Yahoo Inc. crossed off another chore on its housecleaning list Wednesday with the proposed sale of online help-wanted site HotJobs to rival Monster Worldwide Inc. for $225 million. The all-cash deal marks another step in Yahoo CEO Carol Bartz’s effort to jettison services that have been struggling or don’t fit with the Internet company’s efforts to focus more on its news, entertainment and communications features.
Yahoo already has closed several unprofitable services and last month agreed to sell e-mail provider Zimbra to VMWare Inc. for an undisclosed amount.
HotJobs’ sale price reflects how far it has fallen since Yahoo bought it for $439 million in cash and stock nearly eight years ago. In an ironic twist, Yahoo had to outbid Monster.com’s holding company to buy HotJobs.
As often happens in acquisitions, HotJobs’ culture quickly clashed with Yahoo’s, said Marc Cendella, a former HotJobs executive who now runs another online recruitment service, TheLadders.com. He said nine of HotJobs’ top 11 executives left within six months of Yahoo’s takeover.
These have been tough times for companies that rely on help-wanted advertising for their income, with the feeble economy and high unemployment rate dampening demand. Monster’s profit plunged 85 percent to $19 million last year.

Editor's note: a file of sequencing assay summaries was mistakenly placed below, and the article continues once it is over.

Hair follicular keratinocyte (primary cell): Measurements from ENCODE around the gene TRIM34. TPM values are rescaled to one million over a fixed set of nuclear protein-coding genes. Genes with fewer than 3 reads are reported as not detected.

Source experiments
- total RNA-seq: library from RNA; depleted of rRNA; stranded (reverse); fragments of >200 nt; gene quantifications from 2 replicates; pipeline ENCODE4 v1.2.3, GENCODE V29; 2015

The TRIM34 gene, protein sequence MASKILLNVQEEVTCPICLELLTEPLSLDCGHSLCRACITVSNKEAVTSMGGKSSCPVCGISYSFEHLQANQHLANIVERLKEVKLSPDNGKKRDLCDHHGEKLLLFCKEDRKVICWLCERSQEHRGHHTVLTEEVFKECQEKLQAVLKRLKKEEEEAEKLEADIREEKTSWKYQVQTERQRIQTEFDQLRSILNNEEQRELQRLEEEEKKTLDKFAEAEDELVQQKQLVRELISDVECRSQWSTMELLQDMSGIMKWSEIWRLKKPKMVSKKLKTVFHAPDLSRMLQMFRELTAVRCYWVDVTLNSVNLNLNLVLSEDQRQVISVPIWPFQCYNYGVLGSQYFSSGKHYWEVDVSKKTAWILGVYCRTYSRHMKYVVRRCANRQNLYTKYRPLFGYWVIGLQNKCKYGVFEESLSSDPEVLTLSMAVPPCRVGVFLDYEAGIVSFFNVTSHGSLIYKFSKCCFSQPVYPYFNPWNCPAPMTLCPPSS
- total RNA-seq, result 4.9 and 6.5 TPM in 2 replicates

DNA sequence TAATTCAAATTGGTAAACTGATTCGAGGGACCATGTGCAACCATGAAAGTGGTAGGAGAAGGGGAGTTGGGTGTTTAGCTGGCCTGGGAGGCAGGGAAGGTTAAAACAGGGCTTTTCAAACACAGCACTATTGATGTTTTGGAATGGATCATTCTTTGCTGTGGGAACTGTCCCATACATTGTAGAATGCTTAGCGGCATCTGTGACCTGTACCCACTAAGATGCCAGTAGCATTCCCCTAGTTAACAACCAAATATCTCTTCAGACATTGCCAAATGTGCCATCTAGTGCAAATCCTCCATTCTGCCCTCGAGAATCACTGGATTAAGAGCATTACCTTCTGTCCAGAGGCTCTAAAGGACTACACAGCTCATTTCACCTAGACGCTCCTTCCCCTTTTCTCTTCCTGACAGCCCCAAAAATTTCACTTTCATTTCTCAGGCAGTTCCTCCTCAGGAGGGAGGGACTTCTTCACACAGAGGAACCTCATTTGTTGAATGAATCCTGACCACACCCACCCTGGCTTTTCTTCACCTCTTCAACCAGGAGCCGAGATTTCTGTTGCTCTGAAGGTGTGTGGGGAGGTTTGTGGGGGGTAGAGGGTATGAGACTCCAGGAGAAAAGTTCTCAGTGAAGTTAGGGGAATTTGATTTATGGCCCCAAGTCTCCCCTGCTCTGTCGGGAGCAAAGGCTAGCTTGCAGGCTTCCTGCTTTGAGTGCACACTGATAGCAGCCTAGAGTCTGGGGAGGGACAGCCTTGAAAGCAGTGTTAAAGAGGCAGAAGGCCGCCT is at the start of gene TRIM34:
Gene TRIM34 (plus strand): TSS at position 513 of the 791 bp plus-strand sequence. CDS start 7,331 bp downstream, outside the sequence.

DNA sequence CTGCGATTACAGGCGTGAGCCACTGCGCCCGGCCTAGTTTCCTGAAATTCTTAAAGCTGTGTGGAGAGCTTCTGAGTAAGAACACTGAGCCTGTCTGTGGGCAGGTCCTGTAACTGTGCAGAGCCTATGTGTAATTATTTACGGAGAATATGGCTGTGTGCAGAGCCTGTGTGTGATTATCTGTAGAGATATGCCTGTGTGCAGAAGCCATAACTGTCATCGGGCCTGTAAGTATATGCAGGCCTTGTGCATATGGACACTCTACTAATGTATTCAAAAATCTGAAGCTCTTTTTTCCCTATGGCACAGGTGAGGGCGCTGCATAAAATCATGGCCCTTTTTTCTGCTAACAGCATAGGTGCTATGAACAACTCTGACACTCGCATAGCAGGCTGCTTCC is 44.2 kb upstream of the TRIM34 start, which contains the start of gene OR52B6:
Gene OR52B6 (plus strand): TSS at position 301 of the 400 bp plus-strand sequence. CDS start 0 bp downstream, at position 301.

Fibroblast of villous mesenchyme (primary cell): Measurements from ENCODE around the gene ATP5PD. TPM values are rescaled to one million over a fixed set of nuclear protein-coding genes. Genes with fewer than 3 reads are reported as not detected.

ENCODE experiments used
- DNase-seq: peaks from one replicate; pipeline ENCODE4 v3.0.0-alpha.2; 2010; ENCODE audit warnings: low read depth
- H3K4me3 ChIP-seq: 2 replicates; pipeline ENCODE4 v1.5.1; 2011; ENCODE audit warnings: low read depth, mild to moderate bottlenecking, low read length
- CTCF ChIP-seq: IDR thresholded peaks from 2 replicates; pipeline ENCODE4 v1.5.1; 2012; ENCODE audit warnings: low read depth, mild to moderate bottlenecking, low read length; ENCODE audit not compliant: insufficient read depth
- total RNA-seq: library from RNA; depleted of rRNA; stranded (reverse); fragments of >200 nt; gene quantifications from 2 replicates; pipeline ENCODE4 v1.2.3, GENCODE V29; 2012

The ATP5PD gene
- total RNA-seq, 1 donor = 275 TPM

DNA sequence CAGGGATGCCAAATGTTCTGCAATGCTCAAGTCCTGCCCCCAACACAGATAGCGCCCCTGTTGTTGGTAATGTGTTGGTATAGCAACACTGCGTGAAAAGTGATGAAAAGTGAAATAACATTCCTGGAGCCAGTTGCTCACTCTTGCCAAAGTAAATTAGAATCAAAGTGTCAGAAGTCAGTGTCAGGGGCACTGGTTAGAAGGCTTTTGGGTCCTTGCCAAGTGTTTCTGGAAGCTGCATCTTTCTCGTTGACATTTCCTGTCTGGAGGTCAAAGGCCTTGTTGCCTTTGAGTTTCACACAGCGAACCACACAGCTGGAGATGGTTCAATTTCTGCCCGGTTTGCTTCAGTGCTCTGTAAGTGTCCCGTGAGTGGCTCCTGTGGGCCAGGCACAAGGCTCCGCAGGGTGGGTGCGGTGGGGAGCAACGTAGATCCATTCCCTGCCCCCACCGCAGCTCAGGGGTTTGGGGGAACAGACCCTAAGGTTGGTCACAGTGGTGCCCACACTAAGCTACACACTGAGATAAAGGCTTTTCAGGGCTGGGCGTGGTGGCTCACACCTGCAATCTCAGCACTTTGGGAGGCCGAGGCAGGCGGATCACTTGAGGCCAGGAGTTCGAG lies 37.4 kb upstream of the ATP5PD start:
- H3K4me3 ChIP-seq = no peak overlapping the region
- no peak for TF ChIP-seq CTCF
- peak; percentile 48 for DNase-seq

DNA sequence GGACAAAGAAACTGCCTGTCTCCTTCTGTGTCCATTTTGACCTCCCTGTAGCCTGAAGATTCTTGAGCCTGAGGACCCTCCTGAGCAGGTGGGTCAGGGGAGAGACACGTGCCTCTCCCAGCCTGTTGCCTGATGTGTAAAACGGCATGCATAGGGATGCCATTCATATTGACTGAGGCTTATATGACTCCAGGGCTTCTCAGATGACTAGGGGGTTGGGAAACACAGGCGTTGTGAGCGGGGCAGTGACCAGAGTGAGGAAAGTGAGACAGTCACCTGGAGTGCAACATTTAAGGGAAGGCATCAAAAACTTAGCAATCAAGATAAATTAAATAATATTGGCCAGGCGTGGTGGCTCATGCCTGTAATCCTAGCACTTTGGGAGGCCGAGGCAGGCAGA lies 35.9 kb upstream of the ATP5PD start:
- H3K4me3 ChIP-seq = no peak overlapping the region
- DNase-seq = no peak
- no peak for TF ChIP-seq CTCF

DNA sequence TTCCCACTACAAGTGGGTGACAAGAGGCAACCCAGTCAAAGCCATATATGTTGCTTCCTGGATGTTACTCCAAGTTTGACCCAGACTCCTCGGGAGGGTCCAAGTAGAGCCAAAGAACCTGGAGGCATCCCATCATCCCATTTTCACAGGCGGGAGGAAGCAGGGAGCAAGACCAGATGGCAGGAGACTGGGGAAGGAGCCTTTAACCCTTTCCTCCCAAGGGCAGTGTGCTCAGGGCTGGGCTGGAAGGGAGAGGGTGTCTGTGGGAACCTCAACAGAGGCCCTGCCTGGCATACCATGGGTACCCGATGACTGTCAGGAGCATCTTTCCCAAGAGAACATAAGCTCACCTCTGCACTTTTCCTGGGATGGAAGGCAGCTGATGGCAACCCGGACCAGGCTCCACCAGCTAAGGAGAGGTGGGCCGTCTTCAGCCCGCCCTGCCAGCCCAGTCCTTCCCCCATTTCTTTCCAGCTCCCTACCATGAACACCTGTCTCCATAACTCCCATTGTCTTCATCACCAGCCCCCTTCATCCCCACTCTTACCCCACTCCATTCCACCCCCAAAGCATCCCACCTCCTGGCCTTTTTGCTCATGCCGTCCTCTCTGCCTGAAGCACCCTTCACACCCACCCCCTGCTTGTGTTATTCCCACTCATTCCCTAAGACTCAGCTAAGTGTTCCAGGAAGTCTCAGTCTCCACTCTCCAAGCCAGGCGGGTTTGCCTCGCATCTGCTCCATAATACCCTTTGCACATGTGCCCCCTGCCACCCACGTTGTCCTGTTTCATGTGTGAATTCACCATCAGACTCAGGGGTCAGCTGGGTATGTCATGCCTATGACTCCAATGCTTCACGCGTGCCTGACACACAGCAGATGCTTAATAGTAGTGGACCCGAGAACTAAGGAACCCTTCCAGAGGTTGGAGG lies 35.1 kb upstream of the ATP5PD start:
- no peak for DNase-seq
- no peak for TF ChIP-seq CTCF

HotJobs is a smaller player in the market than Monster, which generated $905 million in revenue last year. JPMorgan analyst Imran Khan estimated HotJobs 2009 revenue at $900 million.
Yahoo, based in Sunnyvale, still will have an opportunity to get some money out of Monster after HotJobs changes hands. The deal calls for the front page of Yahoo’s Web site in North America to feature Monster’s job listings and other employment content for the next three years. Monster will make annual payments to Yahoo based on the volume of traffic flowing from the links.
Monster, based in New York, is counting on HotJobs to make it a more formidable challenger to CareerBuilder.com and extend its geographic reach by connecting with about 600 newspapers that belong to HotJobs’ network.
In a Wednesday conference call, Monster executives told analysts that they expect to retain about 275 of HotJobs’ employees. The executives indicated some layoffs are likely, but didn’t indicate how many jobs will be cut. A Yahoo spokeswoman declined to say how many people currently work for HotJobs.
If the deal is approved by regulators, Monster plans to take over HotJobs between June and October.
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